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The Unfortunate Effects of Emotional Driving

We all know that certain activities–like cell phone use or drinking–can impair a person’s ability to drive safely. But what about a person’s emotional state? Can the way that you feel adversely affect how you drive? The following discusses how your emotions can change the way you drive and how you can cope with strong emotions to stay safe.

How Emotions Impair Good Driving

Research has shown that stress, anger, fear, depression, anxiety, and even excitement can all affect the way we drive. In some situations, strong emotions can impair a person’s ability to drive in the same way as consuming several drinks of alcohol.

When drivers are in the throes of a negative emotion they may do some of the following:

  • Experience slowed reaction times;

  • Engage in risky driving, such as sudden lane changes or driving on the shoulder of the road;

  • Feel unattached to other drivers or situations on the road;

  • Fail to recognize changed situations, such as stopping traffic or roadway debris; or

  • Fail to accurately predict how other drivers will behave.

Coping With Strong Emotions When Driving

When you are feeling the effects of strong emotions the best advice is simply to not get behind the wheel. In some situations, however, this may not be an option. For example, perhaps you have recently been notified about the death or illness of a friend or family member and need to rush to the hospital. Maybe you have had a particularly difficult incident at work and have to get home. When you simply have to drive here are some tips to keeping your emotions in check.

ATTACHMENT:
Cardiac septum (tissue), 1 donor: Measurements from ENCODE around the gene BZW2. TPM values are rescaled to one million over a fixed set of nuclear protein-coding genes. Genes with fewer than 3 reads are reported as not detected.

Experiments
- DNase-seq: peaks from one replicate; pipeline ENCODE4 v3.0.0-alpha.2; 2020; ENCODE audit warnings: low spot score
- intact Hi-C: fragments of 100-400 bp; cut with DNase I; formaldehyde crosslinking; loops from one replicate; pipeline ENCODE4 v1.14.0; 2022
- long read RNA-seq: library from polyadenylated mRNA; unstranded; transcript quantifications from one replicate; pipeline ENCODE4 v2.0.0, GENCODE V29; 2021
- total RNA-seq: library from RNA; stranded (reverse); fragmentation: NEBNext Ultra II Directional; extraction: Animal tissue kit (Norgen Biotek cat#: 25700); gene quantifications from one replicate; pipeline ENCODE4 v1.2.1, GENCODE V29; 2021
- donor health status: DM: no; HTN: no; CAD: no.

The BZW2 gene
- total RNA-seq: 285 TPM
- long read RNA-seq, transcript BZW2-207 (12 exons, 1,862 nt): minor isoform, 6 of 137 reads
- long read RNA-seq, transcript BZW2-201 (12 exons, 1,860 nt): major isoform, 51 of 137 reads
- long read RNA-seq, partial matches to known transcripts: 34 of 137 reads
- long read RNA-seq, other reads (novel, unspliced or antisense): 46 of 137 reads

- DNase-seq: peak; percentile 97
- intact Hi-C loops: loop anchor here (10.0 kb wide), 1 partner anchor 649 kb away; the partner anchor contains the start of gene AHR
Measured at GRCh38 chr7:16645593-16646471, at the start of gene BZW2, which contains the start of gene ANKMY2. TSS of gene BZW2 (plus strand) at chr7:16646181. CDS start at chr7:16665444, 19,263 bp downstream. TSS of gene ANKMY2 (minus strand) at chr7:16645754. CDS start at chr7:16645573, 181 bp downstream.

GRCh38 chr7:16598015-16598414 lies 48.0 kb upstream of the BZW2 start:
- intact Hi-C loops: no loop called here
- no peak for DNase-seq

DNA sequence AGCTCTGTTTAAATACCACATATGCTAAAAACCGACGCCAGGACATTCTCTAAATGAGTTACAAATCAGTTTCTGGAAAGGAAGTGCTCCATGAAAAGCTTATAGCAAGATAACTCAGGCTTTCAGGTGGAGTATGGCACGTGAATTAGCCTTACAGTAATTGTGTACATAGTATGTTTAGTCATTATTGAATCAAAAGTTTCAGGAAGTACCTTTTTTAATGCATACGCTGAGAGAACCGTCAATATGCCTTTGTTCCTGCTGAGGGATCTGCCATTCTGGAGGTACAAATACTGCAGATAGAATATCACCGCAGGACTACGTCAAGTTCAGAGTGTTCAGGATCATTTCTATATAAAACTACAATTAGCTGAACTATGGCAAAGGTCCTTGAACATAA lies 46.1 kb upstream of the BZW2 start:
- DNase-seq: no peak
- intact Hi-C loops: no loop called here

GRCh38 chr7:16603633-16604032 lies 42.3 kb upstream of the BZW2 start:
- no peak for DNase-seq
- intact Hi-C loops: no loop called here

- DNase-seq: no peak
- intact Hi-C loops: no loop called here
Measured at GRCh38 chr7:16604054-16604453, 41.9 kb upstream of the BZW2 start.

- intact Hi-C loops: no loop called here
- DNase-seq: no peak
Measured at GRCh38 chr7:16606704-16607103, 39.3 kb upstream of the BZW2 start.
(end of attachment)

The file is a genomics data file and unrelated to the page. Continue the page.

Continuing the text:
• Try to relax – Before heading off, take a few moments to close your eyes and enjoy a few deep breaths. A short walk before you get on the road can do wonders for calming your emotions. Sometimes getting a drink (non-alcoholic, of course) or snack can help sooth your feelings.

  • Divert your negative thoughts – Sometimes people replay a negative incident in their minds over and over again. Other times people give in to thoughts of anger or depression. Try your best to put such thoughts out of your mind when driving. Try listening to the radio and even singing along if need be. Give yourself permission to put the negative thoughts away until you are done driving and can give your full attention to your feelings.

  • Give yourself some time – Feeling rushed to get some place when you are emotional only adds to the anxiety you feel. Give yourself extra time to arrive at your destination by heading out early. Resist the temptation to speed, which only increases the chances of an accident.

What to Do in an Accident

Sometimes your emotional state may contribute to an automobile accident. At other times, you may be the victim of an accident caused by the emotional state of another driver. In any situation, if you or a loved one has been hurt in an automobile accident, speak with a skilled Atlanta car accident attorney today. The personal injury attorneys at Goldstein & Hayes, P.C., have years of experience helping personal injury victims navigate the Georgia legal system to hold those responsible for their injuries accountable.